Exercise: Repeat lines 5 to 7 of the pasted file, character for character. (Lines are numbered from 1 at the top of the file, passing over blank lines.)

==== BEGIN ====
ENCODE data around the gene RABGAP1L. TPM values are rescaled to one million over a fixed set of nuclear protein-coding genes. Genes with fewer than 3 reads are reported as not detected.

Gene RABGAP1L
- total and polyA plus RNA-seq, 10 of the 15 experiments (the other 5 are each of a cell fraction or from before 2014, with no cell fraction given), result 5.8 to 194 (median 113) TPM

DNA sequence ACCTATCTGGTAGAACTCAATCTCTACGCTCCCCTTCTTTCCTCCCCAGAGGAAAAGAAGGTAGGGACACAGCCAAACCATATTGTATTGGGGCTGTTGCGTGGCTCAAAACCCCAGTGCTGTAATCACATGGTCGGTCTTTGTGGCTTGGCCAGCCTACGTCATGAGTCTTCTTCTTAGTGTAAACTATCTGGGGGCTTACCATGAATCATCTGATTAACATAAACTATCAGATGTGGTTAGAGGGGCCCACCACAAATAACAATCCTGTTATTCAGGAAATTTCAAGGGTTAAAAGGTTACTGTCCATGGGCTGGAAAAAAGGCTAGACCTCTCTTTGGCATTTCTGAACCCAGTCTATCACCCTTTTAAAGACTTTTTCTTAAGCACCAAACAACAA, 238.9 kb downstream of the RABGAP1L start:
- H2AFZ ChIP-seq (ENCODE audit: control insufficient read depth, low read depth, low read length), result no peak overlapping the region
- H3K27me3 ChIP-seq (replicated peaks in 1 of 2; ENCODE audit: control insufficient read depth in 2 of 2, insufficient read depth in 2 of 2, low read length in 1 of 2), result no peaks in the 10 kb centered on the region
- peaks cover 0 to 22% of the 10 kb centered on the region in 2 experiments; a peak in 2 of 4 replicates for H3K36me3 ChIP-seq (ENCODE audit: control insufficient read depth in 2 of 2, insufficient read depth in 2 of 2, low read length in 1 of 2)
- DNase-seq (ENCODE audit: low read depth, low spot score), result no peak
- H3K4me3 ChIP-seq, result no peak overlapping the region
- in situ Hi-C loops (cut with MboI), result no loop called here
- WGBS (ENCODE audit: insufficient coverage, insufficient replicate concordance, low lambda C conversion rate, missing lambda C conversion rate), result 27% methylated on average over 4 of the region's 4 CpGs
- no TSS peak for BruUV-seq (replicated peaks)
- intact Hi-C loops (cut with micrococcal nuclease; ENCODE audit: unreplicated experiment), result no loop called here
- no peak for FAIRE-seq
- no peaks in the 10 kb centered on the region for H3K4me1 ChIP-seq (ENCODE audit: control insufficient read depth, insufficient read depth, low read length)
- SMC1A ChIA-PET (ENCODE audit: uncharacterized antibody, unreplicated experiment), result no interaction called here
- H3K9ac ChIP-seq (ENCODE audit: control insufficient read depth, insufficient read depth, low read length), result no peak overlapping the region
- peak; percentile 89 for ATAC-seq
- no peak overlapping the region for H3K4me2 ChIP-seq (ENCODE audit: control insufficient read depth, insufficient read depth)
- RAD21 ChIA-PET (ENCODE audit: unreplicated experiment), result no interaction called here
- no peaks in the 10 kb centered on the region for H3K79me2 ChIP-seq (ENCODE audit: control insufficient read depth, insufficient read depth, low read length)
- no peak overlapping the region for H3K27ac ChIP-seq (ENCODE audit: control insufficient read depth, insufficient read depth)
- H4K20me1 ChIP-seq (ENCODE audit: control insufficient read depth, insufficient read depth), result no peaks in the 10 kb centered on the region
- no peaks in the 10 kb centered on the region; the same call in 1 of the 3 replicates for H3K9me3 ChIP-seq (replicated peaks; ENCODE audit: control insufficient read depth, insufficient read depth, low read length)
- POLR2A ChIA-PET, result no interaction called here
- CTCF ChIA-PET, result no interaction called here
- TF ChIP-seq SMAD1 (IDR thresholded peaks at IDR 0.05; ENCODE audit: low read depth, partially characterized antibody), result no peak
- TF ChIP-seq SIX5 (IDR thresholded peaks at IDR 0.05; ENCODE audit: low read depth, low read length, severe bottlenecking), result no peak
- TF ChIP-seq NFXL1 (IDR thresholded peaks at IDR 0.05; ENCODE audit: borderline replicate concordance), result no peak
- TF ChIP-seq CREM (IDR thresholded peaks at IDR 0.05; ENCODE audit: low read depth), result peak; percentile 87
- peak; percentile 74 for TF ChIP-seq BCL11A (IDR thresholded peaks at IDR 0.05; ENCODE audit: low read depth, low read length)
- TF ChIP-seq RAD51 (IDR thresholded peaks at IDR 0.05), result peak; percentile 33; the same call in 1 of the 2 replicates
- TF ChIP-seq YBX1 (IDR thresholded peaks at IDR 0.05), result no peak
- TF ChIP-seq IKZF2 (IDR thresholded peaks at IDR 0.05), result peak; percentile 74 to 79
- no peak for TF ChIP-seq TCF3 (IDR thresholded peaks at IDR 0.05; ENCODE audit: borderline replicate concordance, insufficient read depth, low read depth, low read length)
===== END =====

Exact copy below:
- H2AFZ ChIP-seq (ENCODE audit: control insufficient read depth, low read depth, low read length), result no peak overlapping the region
- H3K27me3 ChIP-seq (replicated peaks in 1 of 2; ENCODE audit: control insufficient read depth in 2 of 2, insufficient read depth in 2 of 2, low read length in 1 of 2), result no peaks in the 10 kb centered on the region
- peaks cover 0 to 22% of the 10 kb centered on the region in 2 experiments; a peak in 2 of 4 replicates for H3K36me3 ChIP-seq (ENCODE audit: control insufficient read depth in 2 of 2, insufficient read depth in 2 of 2, low read length in 1 of 2)